Quisling is the top occupation in occupied countries.
    It has always been this way, and it will remain this way forever.

  • (Score: 2, Informative) by MostCynical on Thursday May 29 2014, @10:39PM

    by MostCynical (2589) on Thursday May 29 2014, @10:39PM (#48943) Journal

    I am sure copyright lobbyists have some 'research' that shows people care about IP, and that there is "strong public interest in the protection of private property" (and that includes the protection of intellectual property, provided they worded the question carefully)..

    The Australian Research Council (one of the most competitive methods of getting research grant money in Australia) hasn't updated its IP page (yet) http://www.arc.gov.au/about_arc/principles_ip.htm [arc.gov.au], but since the new "conservative" government has come to power, they have attempted to slash Education funding, and suggest Unversities should seek private backers..
    I suspect this will also lead to some interesting debates around ownership of IP and patents. http://iupab.org/publications/value-of-fundamental -research/ [iupab.org]

    Publically funded research is something Australia has done well. Alas, it seems we are copying many of the worst aspects of the US funding models.

    --
    "I guess once you start doubting, there's no end to it." -Batou, Ghost in the Shell: Stand Alone Complex
    • (Score: 1) by fido_dogstoyevsky on Friday May 30 2014, @04:22AM

      by fido_dogstoyevsky (131) <{axehandle} {at} {gmail.com}> on Friday May 30 2014, @04:22AM (#49010)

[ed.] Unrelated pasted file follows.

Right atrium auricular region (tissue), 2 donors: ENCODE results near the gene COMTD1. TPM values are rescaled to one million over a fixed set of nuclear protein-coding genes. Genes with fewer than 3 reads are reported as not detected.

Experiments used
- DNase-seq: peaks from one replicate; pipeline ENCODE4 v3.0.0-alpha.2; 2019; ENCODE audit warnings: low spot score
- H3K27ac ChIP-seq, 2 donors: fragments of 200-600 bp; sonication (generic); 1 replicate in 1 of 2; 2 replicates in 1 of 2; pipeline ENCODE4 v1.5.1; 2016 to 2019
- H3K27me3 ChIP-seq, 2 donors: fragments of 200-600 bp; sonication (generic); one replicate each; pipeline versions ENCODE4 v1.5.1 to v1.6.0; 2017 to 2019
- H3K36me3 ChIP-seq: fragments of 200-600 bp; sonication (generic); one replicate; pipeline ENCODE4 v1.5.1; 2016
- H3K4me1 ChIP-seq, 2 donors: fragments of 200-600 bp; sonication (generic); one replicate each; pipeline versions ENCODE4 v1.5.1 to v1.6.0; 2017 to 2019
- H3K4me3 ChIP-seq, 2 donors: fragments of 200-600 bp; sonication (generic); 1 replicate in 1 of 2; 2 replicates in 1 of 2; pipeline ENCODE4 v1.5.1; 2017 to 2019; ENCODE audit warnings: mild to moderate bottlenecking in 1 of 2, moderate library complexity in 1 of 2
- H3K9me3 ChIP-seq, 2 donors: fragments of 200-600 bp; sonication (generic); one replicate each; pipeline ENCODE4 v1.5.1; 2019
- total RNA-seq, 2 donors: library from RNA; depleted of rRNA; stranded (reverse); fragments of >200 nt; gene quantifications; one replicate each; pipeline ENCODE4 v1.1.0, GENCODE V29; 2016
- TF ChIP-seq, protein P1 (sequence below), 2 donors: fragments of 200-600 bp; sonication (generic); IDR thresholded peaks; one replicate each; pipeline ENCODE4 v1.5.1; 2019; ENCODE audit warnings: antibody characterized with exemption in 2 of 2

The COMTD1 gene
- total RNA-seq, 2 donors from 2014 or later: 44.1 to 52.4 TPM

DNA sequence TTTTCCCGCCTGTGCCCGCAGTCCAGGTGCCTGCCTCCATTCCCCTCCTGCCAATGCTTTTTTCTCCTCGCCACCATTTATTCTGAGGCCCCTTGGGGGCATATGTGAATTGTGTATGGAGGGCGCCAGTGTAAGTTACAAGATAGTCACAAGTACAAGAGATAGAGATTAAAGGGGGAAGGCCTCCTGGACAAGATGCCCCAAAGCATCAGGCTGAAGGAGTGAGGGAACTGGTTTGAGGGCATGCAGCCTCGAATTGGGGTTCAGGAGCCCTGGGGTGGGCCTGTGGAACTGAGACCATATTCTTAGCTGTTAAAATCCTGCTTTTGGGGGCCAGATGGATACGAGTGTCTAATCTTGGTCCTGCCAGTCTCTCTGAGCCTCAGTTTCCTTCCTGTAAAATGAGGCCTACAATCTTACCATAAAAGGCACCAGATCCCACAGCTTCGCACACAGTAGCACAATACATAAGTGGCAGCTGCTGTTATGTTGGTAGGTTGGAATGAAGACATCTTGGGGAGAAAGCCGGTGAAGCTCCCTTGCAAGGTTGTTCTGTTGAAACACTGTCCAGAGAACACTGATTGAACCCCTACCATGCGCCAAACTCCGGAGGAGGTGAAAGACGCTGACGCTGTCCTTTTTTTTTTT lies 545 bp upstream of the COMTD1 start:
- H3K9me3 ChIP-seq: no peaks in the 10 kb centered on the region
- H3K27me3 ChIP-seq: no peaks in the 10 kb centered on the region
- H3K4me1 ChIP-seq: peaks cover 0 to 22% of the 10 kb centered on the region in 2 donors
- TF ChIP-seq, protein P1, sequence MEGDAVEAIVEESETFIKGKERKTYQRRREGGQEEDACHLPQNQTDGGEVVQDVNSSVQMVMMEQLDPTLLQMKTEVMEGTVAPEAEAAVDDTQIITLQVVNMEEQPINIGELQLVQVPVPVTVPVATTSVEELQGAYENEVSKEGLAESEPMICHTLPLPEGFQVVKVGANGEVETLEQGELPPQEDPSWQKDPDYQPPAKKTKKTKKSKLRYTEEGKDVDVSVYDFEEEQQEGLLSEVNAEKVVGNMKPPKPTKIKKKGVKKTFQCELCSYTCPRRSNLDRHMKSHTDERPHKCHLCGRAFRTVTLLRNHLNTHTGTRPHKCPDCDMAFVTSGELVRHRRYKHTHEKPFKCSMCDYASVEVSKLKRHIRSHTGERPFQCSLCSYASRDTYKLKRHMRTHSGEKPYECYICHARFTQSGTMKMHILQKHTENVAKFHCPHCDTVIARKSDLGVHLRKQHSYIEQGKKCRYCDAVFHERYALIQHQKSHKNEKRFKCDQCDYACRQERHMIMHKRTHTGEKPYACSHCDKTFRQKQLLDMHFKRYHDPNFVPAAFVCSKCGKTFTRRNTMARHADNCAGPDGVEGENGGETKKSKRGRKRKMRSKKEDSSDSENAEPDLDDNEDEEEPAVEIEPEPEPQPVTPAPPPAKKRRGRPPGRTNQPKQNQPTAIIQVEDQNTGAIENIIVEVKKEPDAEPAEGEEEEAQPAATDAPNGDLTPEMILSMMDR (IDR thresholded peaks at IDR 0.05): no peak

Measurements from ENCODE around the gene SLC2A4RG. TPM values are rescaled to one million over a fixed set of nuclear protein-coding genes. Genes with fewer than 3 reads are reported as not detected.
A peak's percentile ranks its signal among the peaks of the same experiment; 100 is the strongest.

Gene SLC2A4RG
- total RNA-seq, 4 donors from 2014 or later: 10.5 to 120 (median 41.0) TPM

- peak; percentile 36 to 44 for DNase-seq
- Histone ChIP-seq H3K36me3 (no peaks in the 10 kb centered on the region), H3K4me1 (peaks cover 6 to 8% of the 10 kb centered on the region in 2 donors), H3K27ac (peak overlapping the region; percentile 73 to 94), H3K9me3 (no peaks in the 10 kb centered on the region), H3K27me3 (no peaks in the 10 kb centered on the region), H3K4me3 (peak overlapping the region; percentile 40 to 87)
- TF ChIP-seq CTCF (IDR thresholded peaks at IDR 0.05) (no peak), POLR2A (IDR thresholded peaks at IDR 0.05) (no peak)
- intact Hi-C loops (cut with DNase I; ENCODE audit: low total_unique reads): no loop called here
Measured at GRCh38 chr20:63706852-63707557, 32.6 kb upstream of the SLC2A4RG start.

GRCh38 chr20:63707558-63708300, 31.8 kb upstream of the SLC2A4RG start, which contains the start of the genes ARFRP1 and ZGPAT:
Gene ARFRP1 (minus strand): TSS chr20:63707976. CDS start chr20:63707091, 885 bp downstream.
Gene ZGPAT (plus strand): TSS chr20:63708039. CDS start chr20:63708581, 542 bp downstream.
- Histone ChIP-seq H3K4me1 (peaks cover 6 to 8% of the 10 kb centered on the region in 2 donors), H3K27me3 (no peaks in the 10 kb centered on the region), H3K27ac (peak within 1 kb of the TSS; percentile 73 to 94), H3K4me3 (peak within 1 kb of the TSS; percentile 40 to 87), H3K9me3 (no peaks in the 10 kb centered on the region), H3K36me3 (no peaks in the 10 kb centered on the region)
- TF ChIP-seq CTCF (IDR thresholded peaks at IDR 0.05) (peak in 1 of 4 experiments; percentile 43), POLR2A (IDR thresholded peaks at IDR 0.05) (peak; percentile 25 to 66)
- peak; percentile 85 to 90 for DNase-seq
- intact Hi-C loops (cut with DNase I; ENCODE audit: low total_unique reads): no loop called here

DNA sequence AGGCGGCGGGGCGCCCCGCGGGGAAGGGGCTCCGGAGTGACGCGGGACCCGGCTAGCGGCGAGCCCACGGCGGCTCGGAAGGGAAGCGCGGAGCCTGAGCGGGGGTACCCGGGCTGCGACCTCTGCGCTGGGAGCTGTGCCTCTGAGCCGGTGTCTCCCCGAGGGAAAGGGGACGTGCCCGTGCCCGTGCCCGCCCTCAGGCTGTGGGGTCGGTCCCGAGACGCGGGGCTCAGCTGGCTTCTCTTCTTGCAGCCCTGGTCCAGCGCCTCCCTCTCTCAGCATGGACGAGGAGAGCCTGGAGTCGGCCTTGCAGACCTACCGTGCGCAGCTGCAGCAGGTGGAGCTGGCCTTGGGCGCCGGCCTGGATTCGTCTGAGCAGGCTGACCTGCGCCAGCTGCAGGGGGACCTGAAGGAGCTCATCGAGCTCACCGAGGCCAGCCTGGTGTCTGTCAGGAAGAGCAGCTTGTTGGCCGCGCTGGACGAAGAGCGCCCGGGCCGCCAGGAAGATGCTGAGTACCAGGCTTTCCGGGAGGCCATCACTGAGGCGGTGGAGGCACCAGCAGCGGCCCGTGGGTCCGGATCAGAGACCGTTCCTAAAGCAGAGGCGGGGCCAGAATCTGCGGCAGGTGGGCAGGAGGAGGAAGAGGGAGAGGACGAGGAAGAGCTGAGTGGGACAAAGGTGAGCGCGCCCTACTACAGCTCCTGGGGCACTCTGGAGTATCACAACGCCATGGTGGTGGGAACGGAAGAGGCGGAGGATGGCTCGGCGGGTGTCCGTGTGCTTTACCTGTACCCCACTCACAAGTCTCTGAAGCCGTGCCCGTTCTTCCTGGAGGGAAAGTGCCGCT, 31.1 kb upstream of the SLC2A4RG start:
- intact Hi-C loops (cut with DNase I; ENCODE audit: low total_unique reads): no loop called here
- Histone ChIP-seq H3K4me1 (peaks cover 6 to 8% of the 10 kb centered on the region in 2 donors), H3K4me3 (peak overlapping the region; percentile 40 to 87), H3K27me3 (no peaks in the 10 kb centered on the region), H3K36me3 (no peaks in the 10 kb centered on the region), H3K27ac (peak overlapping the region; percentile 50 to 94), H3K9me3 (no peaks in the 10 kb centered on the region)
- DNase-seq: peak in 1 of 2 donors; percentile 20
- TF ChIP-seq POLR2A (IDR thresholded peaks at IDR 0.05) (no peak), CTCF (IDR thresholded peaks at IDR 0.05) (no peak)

...Publically funded research is something Australia has done well. Alas, it seems we are copying many of the worst aspects of the US funding models.

      Unfortunately, using negativity to game the system to get votes isn't the only thing Bushfire Tony* is trying to set in concrete. I know people get the government they deserve, but I didn't know that we were _THAT_ evil.

      * An appropriate nickname; we don't know which of last summer's bushfires he IS responsible for, but his climate change denying ideology IS responsible for quite a few of them.

      --
      It's NOT a conspiracy... it's a plot.
    • (Score: 0) by Anonymous Coward on Saturday May 31 2014, @04:29AM

      by Anonymous Coward on Saturday May 31 2014, @04:29AM (#49442)

      "Brandis said that his team has consulted with “industry leaders†in the United Kingdom and the United States to learn from their experiences. That wasn’t the answer Ludlam was looking for.

      “I know industry leaders have very strong views on these things, but i’m asking you about groups like Choice or ACANN or others that might represent consumer interests or the public interest,†he said."

      http://torrentfreak.com/aussie-attorney-general-pr essured-on-three-strikes-secrecy-140529/ [torrentfreak.com]

      IP extremists often try to argue that IP law is for the little guy. If that's true why is it always the big guy pushing for these laws the most?

  • (Score: 3, Informative) by Darth Turbogeek on Friday May 30 2014, @02:34AM

    by Darth Turbogeek (1073) on Friday May 30 2014, @02:34AM (#48983)

    Brandis is an example of absolute doctrine over policy. He is a drooling idiot that will not, full stop do anything that is even a slightest bit outside of his narrow set of beliefs that he holds or his backers tell him to say. He really is objectionable.

    Ludham? Absolute best man in Parliment, bar none. A very good example of a politican who actually KNOWS what he is talking about and can say he is wrong. Which to be honest isnt that often. I think that he gets a lot more freedom to act and speak as he does due to not being in the major 2 parties but still.... you can see Brandis is the worst example of a True Believer (TM), someone's hand up his arse parroting crap, the kind of politican that defines scum. Whatever party he belongs to, I'd still call him scum.

    Why the fuck we have so many shits like Brandis and not enough of Ludham is beyond me (altho I do have suspicions)... but I suspect Govt would be much better if it was so.

    • (Score: 2) by Popeidol on Friday May 30 2014, @03:34AM

      by Popeidol (35) on Friday May 30 2014, @03:34AM (#48996) Journal